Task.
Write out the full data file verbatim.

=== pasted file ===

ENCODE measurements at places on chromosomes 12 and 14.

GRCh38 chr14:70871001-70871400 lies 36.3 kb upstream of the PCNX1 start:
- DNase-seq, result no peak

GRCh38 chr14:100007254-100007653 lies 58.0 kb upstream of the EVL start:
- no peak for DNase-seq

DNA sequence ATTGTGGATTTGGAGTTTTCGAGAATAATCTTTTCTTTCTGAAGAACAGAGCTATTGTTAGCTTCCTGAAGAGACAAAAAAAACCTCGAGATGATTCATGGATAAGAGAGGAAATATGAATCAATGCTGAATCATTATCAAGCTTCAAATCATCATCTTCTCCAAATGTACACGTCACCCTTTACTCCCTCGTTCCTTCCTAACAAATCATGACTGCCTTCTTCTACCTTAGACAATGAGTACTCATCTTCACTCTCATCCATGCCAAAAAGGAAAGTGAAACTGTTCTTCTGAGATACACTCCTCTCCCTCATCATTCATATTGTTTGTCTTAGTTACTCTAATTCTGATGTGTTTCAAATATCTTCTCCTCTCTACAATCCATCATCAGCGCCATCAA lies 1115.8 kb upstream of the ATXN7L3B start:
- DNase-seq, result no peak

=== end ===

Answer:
ENCODE measurements at places on chromosomes 12 and 14.

GRCh38 chr14:70871001-70871400 lies 36.3 kb upstream of the PCNX1 start:
- DNase-seq, result no peak

GRCh38 chr14:100007254-100007653 lies 58.0 kb upstream of the EVL start:
- no peak for DNase-seq

DNA sequence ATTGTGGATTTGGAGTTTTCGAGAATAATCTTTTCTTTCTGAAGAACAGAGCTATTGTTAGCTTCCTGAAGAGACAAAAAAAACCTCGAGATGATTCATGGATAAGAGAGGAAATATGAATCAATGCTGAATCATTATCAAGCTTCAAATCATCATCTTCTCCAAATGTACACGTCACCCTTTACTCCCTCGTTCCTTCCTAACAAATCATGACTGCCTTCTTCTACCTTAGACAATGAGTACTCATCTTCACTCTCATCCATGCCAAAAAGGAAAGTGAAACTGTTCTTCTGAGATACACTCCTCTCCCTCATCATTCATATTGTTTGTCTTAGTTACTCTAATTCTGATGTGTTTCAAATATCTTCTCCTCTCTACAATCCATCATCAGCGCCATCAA lies 1115.8 kb upstream of the ATXN7L3B start:
- DNase-seq, result no peak